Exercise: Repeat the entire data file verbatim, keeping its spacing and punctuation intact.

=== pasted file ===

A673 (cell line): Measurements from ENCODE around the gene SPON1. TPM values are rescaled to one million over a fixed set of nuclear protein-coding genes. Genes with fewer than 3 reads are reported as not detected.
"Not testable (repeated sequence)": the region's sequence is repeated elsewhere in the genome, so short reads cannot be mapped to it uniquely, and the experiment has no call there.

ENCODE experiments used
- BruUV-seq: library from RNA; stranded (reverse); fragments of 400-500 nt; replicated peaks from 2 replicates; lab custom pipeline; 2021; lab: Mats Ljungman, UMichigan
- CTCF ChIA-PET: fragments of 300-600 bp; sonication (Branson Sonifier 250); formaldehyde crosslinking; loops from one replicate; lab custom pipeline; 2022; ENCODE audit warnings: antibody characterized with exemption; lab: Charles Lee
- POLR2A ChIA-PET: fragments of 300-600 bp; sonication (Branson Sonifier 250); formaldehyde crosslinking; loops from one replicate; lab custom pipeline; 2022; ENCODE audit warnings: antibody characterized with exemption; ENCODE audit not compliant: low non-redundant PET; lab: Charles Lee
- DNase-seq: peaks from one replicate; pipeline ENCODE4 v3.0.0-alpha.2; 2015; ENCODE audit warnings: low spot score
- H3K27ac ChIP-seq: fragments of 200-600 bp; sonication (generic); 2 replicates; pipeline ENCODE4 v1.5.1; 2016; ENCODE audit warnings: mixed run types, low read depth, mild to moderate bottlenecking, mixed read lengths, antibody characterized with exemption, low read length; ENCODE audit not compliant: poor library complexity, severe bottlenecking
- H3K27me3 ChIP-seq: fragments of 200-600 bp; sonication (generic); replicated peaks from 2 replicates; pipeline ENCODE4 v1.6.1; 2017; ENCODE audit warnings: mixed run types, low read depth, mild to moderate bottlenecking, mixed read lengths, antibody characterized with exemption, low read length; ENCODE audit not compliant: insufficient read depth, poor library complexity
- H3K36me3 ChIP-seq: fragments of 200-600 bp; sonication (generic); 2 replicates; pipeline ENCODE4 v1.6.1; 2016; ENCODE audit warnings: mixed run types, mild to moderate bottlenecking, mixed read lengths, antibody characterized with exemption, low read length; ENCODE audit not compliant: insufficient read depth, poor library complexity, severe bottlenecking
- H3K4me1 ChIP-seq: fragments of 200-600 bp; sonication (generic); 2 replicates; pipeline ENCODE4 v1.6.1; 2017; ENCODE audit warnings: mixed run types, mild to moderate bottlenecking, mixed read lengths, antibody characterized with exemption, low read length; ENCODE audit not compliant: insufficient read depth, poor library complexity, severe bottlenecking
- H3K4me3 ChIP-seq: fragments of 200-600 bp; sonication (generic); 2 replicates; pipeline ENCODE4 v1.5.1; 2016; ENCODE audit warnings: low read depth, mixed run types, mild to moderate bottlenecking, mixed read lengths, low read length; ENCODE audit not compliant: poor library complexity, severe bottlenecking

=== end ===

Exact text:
A673 (cell line): Measurements from ENCODE around the gene SPON1. TPM values are rescaled to one million over a fixed set of nuclear protein-coding genes. Genes with fewer than 3 reads are reported as not detected.
"Not testable (repeated sequence)": the region's sequence is repeated elsewhere in the genome, so short reads cannot be mapped to it uniquely, and the experiment has no call there.

ENCODE experiments used
- BruUV-seq: library from RNA; stranded (reverse); fragments of 400-500 nt; replicated peaks from 2 replicates; lab custom pipeline; 2021; lab: Mats Ljungman, UMichigan
- CTCF ChIA-PET: fragments of 300-600 bp; sonication (Branson Sonifier 250); formaldehyde crosslinking; loops from one replicate; lab custom pipeline; 2022; ENCODE audit warnings: antibody characterized with exemption; lab: Charles Lee
- POLR2A ChIA-PET: fragments of 300-600 bp; sonication (Branson Sonifier 250); formaldehyde crosslinking; loops from one replicate; lab custom pipeline; 2022; ENCODE audit warnings: antibody characterized with exemption; ENCODE audit not compliant: low non-redundant PET; lab: Charles Lee
- DNase-seq: peaks from one replicate; pipeline ENCODE4 v3.0.0-alpha.2; 2015; ENCODE audit warnings: low spot score
- H3K27ac ChIP-seq: fragments of 200-600 bp; sonication (generic); 2 replicates; pipeline ENCODE4 v1.5.1; 2016; ENCODE audit warnings: mixed run types, low read depth, mild to moderate bottlenecking, mixed read lengths, antibody characterized with exemption, low read length; ENCODE audit not compliant: poor library complexity, severe bottlenecking
- H3K27me3 ChIP-seq: fragments of 200-600 bp; sonication (generic); replicated peaks from 2 replicates; pipeline ENCODE4 v1.6.1; 2017; ENCODE audit warnings: mixed run types, low read depth, mild to moderate bottlenecking, mixed read lengths, antibody characterized with exemption, low read length; ENCODE audit not compliant: insufficient read depth, poor library complexity
- H3K36me3 ChIP-seq: fragments of 200-600 bp; sonication (generic); 2 replicates; pipeline ENCODE4 v1.6.1; 2016; ENCODE audit warnings: mixed run types, mild to moderate bottlenecking, mixed read lengths, antibody characterized with exemption, low read length; ENCODE audit not compliant: insufficient read depth, poor library complexity, severe bottlenecking
- H3K4me1 ChIP-seq: fragments of 200-600 bp; sonication (generic); 2 replicates; pipeline ENCODE4 v1.6.1; 2017; ENCODE audit warnings: mixed run types, mild to moderate bottlenecking, mixed read lengths, antibody characterized with exemption, low read length; ENCODE audit not compliant: insufficient read depth, poor library complexity, severe bottlenecking
- H3K4me3 ChIP-seq: fragments of 200-600 bp; sonication (generic); 2 replicates; pipeline ENCODE4 v1.5.1; 2016; ENCODE audit warnings: low read depth, mixed run types, mild to moderate bottlenecking, mixed read lengths, low read length; ENCODE audit not compliant: poor library complexity, severe bottlenecking